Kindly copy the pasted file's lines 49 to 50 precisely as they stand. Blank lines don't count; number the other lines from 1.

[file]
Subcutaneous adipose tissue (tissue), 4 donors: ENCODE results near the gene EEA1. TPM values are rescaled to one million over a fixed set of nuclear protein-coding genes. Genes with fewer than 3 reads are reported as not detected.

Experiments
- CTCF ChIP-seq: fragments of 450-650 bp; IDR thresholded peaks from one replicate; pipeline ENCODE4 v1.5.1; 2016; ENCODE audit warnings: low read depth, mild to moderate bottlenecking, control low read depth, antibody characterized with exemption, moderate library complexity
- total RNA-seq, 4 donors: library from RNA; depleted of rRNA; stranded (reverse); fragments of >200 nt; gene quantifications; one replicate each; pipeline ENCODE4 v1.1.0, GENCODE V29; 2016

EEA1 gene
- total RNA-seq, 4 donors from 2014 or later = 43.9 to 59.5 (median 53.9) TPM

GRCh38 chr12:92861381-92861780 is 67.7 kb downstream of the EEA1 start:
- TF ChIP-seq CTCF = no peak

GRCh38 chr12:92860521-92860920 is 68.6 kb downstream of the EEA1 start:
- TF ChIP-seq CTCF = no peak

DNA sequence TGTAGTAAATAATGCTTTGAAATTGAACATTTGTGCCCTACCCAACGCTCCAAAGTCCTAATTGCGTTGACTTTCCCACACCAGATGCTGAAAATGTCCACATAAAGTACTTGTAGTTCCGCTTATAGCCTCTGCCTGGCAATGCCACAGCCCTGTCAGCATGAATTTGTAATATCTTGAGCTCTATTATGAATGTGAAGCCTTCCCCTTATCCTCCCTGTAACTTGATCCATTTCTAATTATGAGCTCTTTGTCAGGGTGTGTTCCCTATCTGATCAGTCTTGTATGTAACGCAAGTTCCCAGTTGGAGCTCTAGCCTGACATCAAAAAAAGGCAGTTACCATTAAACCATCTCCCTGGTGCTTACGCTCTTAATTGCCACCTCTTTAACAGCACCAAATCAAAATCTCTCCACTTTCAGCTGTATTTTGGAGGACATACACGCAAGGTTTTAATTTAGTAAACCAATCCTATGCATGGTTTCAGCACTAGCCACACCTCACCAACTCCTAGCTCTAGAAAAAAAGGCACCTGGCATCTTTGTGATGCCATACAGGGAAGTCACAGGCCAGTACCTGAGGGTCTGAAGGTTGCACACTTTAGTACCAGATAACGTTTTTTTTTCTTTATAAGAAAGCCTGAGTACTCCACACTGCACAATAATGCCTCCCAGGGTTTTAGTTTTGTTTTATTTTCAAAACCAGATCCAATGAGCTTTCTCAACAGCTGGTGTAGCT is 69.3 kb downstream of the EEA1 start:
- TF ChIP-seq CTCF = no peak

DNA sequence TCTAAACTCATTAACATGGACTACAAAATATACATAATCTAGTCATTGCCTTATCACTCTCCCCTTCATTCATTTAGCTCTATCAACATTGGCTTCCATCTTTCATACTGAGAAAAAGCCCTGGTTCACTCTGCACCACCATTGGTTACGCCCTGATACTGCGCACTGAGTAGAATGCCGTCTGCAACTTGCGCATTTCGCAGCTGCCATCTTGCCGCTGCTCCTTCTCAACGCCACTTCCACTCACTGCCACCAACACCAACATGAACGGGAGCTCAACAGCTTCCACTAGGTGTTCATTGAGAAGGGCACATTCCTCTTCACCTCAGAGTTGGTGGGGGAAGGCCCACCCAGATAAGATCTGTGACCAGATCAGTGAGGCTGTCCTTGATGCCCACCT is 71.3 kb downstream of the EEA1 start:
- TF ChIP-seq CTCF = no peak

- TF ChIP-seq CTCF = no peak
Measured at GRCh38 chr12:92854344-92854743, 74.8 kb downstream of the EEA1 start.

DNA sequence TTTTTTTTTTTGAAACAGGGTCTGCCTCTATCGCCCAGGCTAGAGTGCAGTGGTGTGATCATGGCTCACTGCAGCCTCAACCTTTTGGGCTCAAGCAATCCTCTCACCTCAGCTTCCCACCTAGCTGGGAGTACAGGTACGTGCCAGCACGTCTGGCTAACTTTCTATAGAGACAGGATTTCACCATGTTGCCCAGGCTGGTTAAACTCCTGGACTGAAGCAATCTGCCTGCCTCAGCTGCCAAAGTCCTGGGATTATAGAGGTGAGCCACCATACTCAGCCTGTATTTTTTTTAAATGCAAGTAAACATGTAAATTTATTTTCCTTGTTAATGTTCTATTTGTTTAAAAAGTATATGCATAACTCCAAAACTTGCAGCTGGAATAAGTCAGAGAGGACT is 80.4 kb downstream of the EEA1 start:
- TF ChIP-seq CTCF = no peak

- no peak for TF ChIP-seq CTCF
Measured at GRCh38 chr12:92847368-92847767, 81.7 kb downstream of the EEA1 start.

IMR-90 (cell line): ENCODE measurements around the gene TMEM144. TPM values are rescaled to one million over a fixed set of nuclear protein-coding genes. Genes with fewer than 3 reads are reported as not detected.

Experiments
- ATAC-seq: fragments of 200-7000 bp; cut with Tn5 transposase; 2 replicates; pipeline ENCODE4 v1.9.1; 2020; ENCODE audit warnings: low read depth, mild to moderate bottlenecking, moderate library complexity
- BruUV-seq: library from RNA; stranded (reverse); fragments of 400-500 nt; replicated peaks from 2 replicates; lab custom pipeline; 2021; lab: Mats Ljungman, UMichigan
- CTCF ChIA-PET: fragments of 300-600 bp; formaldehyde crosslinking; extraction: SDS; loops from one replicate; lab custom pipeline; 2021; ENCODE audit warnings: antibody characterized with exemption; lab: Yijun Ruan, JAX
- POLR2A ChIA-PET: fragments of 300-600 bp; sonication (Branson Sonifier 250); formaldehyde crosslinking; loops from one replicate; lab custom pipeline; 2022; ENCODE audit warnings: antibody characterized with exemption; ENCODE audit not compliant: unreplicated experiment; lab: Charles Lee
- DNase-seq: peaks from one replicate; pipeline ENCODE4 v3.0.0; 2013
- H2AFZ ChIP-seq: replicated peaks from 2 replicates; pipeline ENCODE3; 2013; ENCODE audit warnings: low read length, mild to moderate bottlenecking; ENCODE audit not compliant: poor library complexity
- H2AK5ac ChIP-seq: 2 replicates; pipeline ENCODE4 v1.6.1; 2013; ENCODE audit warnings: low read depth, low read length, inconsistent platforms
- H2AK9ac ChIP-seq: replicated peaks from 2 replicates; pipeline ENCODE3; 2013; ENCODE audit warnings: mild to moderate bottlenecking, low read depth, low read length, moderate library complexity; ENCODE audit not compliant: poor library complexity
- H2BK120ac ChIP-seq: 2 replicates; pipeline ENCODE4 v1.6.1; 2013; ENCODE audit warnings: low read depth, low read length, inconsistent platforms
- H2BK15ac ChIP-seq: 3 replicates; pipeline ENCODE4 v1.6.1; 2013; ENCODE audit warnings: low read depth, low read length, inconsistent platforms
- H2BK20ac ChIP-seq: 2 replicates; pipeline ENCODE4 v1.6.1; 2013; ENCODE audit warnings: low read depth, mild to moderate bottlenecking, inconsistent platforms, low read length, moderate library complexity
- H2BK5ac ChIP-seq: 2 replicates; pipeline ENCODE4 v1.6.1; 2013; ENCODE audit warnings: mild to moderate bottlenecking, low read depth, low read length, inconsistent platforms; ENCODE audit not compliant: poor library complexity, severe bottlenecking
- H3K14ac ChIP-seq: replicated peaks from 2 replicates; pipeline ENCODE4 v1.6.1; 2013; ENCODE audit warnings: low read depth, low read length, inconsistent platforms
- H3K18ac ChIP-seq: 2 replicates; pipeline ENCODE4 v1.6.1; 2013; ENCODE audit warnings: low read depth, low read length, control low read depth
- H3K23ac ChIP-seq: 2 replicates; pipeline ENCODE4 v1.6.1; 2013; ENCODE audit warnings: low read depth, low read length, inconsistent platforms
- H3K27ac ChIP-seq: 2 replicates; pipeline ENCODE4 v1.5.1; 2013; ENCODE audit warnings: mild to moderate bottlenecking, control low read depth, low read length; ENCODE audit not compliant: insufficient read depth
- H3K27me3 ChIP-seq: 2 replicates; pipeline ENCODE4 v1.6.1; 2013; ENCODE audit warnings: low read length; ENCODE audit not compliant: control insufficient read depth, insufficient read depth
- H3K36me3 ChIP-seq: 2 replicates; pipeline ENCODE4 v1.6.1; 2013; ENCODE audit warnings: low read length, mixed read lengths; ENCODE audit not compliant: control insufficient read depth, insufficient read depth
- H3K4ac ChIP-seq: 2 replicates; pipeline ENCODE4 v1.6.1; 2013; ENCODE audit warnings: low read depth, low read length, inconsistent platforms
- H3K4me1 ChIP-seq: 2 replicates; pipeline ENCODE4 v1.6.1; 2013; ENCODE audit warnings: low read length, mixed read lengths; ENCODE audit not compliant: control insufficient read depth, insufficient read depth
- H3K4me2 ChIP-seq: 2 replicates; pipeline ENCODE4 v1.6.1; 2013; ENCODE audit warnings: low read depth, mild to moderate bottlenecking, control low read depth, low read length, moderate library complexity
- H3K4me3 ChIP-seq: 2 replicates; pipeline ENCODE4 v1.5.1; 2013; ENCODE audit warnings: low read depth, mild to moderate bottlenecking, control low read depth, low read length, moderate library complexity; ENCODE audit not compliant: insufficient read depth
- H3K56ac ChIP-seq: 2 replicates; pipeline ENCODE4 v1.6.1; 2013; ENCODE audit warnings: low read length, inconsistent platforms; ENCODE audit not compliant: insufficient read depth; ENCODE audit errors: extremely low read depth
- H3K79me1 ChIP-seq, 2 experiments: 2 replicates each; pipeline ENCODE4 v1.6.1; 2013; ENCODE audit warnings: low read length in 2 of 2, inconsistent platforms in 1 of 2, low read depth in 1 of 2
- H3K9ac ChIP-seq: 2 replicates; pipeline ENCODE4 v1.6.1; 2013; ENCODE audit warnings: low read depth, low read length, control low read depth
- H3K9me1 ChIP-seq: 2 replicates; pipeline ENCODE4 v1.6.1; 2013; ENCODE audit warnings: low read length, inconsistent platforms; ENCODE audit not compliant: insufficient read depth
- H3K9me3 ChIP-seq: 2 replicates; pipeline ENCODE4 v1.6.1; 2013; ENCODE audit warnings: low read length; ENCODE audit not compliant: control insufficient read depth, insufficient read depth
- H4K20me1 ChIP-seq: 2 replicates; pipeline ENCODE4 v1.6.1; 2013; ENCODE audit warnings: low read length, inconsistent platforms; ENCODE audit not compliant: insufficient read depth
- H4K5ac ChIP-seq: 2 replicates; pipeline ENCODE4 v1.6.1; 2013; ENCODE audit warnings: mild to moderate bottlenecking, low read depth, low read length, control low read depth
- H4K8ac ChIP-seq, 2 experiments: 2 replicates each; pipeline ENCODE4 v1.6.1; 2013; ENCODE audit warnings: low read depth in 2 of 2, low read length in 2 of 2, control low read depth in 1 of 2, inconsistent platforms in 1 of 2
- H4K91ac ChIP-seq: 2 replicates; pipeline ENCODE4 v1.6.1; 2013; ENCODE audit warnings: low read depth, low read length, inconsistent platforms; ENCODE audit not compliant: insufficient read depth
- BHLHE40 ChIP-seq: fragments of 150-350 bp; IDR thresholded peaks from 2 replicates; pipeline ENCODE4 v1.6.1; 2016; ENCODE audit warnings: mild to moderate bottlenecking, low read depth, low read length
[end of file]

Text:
- H3K9me3 ChIP-seq: 2 replicates; pipeline ENCODE4 v1.6.1; 2013; ENCODE audit warnings: low read length; ENCODE audit not compliant: control insufficient read depth, insufficient read depth
- H4K20me1 ChIP-seq: 2 replicates; pipeline ENCODE4 v1.6.1; 2013; ENCODE audit warnings: low read length, inconsistent platforms; ENCODE audit not compliant: insufficient read depth